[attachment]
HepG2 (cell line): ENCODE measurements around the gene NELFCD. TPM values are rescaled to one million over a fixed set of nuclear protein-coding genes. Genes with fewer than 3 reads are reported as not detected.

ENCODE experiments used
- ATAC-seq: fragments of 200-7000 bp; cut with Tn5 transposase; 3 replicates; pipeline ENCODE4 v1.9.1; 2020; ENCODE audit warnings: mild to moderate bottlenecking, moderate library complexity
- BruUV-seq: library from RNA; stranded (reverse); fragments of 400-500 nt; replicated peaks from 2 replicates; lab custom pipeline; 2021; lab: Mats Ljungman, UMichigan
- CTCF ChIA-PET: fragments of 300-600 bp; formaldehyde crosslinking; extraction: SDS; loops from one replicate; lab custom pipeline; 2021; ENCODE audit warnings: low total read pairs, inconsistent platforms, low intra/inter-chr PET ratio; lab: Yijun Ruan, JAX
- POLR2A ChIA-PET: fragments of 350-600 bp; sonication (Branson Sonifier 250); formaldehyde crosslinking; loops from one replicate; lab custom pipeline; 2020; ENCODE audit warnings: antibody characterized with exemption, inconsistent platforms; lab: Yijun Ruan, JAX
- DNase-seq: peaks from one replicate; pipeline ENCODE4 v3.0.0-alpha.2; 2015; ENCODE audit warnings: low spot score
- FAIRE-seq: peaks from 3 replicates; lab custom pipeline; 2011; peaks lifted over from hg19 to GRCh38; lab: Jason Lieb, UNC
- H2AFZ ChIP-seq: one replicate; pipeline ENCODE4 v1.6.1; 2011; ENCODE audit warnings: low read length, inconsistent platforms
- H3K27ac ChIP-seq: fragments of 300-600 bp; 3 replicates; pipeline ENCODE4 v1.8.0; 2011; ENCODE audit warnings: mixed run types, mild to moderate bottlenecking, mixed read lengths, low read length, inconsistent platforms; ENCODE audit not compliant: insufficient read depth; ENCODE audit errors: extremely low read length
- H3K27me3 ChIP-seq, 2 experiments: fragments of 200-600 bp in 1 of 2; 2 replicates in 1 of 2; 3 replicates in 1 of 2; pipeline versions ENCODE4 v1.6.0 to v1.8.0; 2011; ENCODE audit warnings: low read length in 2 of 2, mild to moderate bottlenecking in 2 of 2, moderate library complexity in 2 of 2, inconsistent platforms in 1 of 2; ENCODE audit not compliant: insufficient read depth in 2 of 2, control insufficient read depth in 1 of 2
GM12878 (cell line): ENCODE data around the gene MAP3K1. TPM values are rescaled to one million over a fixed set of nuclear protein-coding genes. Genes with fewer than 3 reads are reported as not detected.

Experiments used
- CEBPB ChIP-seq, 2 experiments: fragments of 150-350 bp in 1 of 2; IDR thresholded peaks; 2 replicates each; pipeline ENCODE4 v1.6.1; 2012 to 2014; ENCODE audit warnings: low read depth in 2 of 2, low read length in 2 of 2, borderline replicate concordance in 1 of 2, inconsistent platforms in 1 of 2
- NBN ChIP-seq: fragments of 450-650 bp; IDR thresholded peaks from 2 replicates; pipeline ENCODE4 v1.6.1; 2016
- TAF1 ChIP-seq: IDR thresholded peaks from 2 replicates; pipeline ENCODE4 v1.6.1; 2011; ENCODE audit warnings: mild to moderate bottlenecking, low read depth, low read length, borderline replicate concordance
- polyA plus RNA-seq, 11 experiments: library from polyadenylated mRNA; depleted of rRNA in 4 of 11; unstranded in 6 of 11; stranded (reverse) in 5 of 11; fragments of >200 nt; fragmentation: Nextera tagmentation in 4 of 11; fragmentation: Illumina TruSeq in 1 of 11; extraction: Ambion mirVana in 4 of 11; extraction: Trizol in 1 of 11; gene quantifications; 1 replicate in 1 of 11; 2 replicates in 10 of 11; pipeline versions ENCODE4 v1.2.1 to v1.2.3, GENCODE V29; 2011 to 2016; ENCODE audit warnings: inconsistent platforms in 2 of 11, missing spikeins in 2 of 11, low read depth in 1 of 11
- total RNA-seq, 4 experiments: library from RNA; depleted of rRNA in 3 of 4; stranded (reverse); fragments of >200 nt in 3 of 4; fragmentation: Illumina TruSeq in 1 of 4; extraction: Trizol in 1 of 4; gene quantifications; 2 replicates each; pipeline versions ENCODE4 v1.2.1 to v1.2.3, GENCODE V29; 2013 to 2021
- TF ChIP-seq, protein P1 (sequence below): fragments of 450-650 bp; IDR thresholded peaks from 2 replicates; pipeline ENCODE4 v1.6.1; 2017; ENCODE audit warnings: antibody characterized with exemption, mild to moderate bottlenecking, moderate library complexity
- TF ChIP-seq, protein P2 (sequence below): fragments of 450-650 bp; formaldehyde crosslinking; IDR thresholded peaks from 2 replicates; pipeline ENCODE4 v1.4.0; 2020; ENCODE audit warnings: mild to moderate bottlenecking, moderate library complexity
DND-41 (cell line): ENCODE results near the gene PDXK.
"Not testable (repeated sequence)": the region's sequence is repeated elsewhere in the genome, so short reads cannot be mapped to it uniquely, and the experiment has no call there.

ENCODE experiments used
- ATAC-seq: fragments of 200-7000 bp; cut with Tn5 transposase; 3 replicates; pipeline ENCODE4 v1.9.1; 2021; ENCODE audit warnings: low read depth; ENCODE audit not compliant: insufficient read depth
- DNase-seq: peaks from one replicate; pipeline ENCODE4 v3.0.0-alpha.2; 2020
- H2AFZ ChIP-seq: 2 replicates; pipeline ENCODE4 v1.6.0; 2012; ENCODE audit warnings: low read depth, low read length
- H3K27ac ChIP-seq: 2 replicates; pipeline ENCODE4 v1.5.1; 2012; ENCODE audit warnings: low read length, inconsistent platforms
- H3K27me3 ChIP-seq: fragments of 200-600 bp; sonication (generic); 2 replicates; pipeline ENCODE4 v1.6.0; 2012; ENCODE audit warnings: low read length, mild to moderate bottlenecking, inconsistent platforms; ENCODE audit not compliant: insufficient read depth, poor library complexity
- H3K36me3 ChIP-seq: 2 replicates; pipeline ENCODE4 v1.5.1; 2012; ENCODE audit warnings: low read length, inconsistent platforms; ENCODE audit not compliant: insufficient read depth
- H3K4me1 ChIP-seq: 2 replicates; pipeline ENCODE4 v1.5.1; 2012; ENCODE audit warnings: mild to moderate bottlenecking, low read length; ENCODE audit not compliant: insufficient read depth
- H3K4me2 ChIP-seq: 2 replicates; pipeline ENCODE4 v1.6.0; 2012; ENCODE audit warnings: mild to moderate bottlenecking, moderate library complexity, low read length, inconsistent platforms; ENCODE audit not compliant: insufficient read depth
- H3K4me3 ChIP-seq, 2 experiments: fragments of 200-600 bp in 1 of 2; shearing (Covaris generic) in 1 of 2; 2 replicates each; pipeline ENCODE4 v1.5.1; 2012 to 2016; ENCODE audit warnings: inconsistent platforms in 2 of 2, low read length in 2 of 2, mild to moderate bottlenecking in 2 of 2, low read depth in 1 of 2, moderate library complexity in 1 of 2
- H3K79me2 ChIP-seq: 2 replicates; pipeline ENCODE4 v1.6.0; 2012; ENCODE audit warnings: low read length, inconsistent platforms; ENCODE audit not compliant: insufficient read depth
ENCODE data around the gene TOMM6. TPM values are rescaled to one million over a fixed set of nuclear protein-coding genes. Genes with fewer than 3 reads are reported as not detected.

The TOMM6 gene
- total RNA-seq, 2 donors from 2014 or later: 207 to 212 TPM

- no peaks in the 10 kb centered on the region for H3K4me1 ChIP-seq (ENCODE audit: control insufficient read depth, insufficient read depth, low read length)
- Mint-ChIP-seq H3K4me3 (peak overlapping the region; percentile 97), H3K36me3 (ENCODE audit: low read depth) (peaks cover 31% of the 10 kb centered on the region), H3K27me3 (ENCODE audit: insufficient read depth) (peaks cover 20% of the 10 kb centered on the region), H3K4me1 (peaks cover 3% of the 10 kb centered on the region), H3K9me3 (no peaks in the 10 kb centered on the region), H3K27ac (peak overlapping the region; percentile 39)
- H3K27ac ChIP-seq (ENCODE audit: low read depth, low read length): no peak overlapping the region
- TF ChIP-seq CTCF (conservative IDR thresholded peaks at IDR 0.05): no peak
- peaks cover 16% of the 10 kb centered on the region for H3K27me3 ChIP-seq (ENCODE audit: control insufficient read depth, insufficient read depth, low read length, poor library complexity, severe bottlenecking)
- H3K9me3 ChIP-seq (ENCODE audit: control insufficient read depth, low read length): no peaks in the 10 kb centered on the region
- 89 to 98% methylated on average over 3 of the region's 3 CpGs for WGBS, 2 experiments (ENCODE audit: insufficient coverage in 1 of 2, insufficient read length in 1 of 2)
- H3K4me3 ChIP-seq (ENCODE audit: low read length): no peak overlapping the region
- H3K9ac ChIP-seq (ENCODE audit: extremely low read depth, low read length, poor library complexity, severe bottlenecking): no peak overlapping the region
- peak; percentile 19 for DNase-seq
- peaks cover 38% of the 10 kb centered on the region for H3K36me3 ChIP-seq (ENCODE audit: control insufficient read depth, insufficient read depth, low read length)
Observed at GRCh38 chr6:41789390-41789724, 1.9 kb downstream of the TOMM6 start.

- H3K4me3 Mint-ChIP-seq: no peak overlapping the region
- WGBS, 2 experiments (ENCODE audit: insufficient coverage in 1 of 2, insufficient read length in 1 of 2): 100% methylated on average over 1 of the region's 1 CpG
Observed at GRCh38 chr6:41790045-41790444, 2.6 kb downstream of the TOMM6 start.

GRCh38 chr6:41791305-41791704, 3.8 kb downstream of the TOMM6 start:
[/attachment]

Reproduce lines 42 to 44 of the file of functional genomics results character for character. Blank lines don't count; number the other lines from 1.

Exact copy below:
- H3K9me3 ChIP-seq (ENCODE audit: control insufficient read depth, low read length): no peaks in the 10 kb centered on the region
- 89 to 98% methylated on average over 3 of the region's 3 CpGs for WGBS, 2 experiments (ENCODE audit: insufficient coverage in 1 of 2, insufficient read length in 1 of 2)
- H3K4me3 ChIP-seq (ENCODE audit: low read length): no peak overlapping the region